4 When the king extended to Esther the gold scepter, she arose and stood before the king. 5 She said, “If the king is so inclined, and if I have met with his approval, and if the matter is agreeable to the king, and if I am attractive to him, let an edict be written rescinding those recorded intentions of Haman the son of Hammedatha, the Agagite, which he wrote in order to destroy the Jews who are throughout all the king’s provinces. 6 For how can I watch the calamity that will befall my people, and how can I watch the destruction of my relatives?” 7 King Ahasuerus replied to Queen Esther and to Mordecai the Jew, “Look, I have already given Haman’s estate to Esther, and he has been hanged on the gallows because he took hostile action against the Jews.
LXX Esther 8:6
4 Then the king stretched out to Esther the golden sceptre: and Esther arose to stand near the king. 5 And Esther said, If it seem good to thee, and I have found favour in thy sight, let an order be sent that the letters sent by Aman may be reversed, that were written for the destruction of the Jews, who are in thy kingdom. 6 For how shall I be able to look upon the affliction of my people, and how shall I be able to survive the destruction of my kindred? 7 And the king said to Esther, If I have given and freely granted thee all that was Aman's, and hanged him on a gallows, because he laid his hands upon the Jews, what dost thou yet further seek?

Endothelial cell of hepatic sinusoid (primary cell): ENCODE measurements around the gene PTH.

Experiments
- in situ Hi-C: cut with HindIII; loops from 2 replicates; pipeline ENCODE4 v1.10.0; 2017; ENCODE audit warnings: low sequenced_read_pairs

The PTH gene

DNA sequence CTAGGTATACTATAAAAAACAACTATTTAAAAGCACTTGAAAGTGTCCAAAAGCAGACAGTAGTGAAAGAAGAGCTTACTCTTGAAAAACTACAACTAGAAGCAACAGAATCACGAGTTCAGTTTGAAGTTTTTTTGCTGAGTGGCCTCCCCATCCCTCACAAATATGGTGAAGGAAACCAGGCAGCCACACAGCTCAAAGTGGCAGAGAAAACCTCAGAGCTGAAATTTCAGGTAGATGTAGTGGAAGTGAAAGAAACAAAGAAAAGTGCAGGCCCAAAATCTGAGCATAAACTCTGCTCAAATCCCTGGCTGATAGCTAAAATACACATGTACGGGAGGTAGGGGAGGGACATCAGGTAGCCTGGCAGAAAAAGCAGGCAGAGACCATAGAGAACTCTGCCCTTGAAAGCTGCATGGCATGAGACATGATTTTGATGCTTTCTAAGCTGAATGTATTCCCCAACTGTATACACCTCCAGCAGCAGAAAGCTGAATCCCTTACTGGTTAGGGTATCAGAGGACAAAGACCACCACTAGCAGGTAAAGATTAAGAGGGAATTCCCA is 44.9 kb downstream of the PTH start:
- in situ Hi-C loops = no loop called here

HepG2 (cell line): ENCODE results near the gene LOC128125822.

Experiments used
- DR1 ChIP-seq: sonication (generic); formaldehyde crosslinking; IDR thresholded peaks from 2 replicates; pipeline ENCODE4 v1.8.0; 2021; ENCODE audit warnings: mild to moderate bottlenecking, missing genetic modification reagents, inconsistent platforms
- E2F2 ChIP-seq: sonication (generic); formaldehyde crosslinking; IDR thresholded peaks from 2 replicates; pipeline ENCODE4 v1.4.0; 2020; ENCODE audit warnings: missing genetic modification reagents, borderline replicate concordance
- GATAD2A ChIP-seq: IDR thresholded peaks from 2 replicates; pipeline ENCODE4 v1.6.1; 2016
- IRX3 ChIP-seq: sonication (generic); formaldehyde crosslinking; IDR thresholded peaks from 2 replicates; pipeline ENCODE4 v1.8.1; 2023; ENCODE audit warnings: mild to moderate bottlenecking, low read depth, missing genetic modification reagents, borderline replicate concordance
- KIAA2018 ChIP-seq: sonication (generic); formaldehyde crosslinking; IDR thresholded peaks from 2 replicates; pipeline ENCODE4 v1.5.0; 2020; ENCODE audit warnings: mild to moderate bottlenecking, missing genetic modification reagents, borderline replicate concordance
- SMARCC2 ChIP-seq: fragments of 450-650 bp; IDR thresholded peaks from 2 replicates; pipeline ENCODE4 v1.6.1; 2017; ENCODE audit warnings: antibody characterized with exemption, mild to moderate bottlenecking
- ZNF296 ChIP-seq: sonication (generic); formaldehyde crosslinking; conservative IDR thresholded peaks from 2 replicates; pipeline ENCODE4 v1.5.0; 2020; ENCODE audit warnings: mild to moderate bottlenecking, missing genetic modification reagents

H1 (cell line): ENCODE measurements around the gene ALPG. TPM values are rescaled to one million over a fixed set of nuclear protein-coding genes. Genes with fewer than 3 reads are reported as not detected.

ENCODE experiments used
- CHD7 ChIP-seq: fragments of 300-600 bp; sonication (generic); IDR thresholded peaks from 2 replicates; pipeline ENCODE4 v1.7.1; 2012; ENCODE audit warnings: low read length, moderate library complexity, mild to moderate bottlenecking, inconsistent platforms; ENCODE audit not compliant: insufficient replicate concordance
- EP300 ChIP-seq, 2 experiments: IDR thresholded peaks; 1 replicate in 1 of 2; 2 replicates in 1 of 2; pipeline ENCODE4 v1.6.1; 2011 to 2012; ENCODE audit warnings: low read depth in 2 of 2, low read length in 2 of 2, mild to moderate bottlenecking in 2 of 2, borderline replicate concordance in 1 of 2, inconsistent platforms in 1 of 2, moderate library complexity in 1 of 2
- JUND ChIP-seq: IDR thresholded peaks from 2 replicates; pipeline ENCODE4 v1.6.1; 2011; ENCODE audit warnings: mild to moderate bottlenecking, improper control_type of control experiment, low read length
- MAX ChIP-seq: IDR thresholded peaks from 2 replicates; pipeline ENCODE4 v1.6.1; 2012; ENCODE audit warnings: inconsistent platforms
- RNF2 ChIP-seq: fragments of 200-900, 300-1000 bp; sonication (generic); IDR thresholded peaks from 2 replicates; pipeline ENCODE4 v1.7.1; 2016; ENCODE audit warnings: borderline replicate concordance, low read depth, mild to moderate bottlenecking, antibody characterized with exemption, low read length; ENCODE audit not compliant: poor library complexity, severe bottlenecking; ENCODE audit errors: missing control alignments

Notes and References
"... In the second part of the sentence, in MT Esther expresses concern for her relatives, while in the LXX she is concerned about her own safety. This interpretation in the LXX is probably directly related to Mordecai’s warning in 4:3 ‘Do not imagine that you, of all the Jews, will escape with your life by being in the king’s palace’."
Tov, Emmanuel The LXX translation of Esther: A Paraphrastic Translation of MT or a Free Translation of a Rewritten Version? (pp. 507-526) Brill, 2008
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